"His friends would go on telling these stories until they were too drunk to talk. They were aware of their childishness, but did not know how else to revenge themselves. At college, and perhaps for a year afterwards, they had believed in literature, had believed in Beauty and in personal expression as an absolute end. When they lost this belief, they lost everything. Money and fame meant nothing to them. They were not worldly men."Disillusionment and disappointment. "Miss Lonelyhearts'" subscribers, and "Miss Lonelyhearts" himself, have all put themselves in their disastrous positions and cannot see beyond themselves. They are ultimately selfish and incapable of real love. Their religion was art and in the ennui that defined the "Lost Generation" after World War I, they discovered that art and beauty were hollow concepts because they themselves had become corrupt. Their own needs trump the needs of others, but their corruption is so potent that not even wealth and notoriety hold value anymore. Existence has become an existential nightmare of pointlessness.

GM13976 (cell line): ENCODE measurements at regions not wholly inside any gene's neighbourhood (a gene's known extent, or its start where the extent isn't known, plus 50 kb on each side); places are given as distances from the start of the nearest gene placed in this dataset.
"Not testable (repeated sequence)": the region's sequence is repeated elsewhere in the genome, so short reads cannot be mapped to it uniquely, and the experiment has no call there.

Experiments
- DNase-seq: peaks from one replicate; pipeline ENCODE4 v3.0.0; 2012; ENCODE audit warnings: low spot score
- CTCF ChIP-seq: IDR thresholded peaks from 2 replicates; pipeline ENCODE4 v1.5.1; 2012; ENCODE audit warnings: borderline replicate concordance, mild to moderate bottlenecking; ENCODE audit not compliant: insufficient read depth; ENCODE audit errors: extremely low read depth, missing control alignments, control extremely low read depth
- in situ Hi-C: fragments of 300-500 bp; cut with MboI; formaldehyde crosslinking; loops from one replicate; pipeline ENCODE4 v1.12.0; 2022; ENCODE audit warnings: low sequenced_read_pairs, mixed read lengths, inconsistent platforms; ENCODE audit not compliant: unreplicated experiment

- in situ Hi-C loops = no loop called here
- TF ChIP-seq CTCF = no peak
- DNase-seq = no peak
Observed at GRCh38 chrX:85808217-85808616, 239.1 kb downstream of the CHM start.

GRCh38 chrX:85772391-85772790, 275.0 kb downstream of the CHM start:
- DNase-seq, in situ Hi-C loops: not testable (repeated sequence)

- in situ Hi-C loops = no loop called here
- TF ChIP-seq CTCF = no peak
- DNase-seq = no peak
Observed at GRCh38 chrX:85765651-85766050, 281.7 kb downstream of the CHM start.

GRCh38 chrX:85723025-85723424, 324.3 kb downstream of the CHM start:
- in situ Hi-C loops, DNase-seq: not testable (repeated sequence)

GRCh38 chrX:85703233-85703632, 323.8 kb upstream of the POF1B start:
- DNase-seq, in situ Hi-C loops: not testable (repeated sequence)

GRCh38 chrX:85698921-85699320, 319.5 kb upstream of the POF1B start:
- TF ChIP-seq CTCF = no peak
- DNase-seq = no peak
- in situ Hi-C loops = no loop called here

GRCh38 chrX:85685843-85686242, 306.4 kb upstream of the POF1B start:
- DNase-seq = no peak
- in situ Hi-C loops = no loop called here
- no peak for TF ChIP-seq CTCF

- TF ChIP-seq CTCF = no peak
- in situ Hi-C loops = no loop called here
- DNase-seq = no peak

It is only when "Miss Lonelyhearts" begins to actually give himself up to Christ near the novel's climax and make a conscious decision to see beyond himself and truly help others does he drag himself out of the noxious funk that his life had become. Nevertheless, it is not enough--and it is too late for him to really save himself, or anybody. In the end, it was all for nothing.
West's novel isn't very happy. One of the primary themes is that disillusionment and disappointment that so permeated the Depression. "Miss Lonelyhearts'" subscribers are plagued by horrific situations, sometimes unbearable situations, but there are no easy answers, only difficult decisions that must be made. The entire atmosphere of the book is grim and unhappy. Indeed, there's little cause for celebration in the novel. Everyone's life is miserable for some reason or another. "Miss Lonelyhearts'" subscribers all bear some sort of cross, likening themselves to Christ in some strange, grotesque manner.